A group of MoveOn activists in my town, Upper Dublin, just north of the Philadelphia city line, gathered earlier this week at a local bar to discuss--and to some extent to celebrate--their performance in the campaign.
They had a right to be pleased, even though their main man, John Kerry, had conceded the presidential election. Upper Dublin, which has traditionally voted Republican, and which has more Republican than Democratic voters, went for Kerry by 40 votes. The MoveOn crew, by diligent door-to-door legwork aimed at a targeted group of Democratic slackers--party registrants whom records showed had voted, but not in every election--and by calling those few voters on their list who had not shown up at the polls by evening, had brought in 160 voters, many of whom probably would have sat the election out if left alone.
The district had also gone for Allyson Schwartz, the Democrat who won the Republican-gerrymandered seat that had belonged to Rep. Joe Hoeffel, who had left to challenge Sen. Arlen Specter (Hoeffel lost by 7 percent).
"So what do we do now?" asked the local MoveOn coordinator, Lee Wenkos.
Across the country, activists at organizations like ACT, MoveOn and other groups are asking the same thing.
Here's a suggestion: Instead of moping about the last election, and waiting around disconsolately for the next primary season, how about starting a campaign right now to take over the Democratic Party from top to bottom, so that next time around, progressives won't be in the position of doing all that grunt work on behalf of a weak-kneed and compromised candidate who barely qualifies as a liberal?
How about starting from the bottom up and sweeping Al From, Terry McAlliffe and the entire corporate-whore Democratic Leadership Council out the door?
Every election season, progressives are faced with the same bitter debate--whether to support the mealy-mouthed, sell-out candidates offered up by the party machine, or to step away and support a quixotic third party candidate.
Both alternatives are terribly demoralizing. Campaigning and voting for the lesser evil of a Democratic candidate is what brought us Jimmy Carter and Bill Clinton, and then Al Gore and John Kerry. If the DLC has its way, next it will be Hillary Clinton or, god forbid, John Kerry or Al Gore again.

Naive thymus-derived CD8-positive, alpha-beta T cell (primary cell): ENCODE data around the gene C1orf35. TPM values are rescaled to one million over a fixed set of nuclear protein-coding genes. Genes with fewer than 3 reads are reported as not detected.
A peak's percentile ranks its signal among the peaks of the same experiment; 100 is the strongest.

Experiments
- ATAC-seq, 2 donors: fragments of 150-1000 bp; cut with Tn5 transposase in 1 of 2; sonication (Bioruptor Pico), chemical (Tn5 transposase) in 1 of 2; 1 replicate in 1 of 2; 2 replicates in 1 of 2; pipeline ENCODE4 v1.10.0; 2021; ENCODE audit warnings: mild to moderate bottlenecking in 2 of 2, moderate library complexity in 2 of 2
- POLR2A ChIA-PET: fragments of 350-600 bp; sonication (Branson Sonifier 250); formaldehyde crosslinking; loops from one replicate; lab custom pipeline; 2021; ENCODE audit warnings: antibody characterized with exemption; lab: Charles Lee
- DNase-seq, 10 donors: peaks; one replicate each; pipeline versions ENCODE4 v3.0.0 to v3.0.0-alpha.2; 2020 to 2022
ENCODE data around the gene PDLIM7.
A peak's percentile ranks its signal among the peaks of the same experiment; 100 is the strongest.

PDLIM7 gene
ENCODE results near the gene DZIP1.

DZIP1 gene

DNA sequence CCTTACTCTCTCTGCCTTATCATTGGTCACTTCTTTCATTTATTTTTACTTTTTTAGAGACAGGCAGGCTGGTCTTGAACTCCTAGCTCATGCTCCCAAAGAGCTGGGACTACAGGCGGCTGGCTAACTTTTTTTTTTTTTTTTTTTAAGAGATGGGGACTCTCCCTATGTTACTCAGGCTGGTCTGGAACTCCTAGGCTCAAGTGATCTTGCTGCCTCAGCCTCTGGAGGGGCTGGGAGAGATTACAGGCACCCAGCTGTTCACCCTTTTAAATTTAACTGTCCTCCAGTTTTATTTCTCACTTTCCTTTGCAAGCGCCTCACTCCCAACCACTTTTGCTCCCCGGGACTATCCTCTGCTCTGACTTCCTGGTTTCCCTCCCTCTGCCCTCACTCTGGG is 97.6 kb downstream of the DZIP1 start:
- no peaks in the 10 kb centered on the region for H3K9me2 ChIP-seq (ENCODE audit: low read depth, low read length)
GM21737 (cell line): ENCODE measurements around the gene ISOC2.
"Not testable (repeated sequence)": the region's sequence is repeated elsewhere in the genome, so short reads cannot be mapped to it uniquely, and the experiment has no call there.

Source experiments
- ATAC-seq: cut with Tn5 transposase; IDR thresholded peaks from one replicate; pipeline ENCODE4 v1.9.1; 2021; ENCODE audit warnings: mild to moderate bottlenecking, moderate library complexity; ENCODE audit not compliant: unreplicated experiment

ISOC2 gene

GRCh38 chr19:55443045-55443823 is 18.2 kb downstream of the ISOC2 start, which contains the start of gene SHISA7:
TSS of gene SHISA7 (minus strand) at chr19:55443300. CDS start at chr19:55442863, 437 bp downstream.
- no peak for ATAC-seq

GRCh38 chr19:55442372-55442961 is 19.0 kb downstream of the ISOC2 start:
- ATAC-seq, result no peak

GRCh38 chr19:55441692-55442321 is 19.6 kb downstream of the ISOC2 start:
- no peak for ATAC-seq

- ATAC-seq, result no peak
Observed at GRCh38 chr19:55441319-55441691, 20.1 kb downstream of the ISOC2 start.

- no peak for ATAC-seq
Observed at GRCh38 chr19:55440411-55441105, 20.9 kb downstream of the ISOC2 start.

As for the third party route, the system is so structured in favor of the two major parties that there is little chance of a third party breaking into double digits in our lifetime, so that will always be just a protest vote.
But the Democratic Party, a desiccated carcass that only exists because the political structure keeps pumping air into its corpse, is waiting there to be revivified by a progressive takeover.
If even a fraction of the energy and numbers of activists that labored heroically on behalf of Kerry's doomed candidacy this fall were to be turned to the task of conquering the Democratic Party, it could be accomplished easily.
Progressives should check out the party rules and caucus schedules, and start now organizing to take over those caucuses. We progressives should be flooding those caucuses and voting in our people. We should be running candidates for local office and for state party positions, and getting ready to take on the national leadership.
Never again should the party leadership be in a position to undermine a popular candidate like Howard Dean, as was done in the run-up to the Iowa caucuses.
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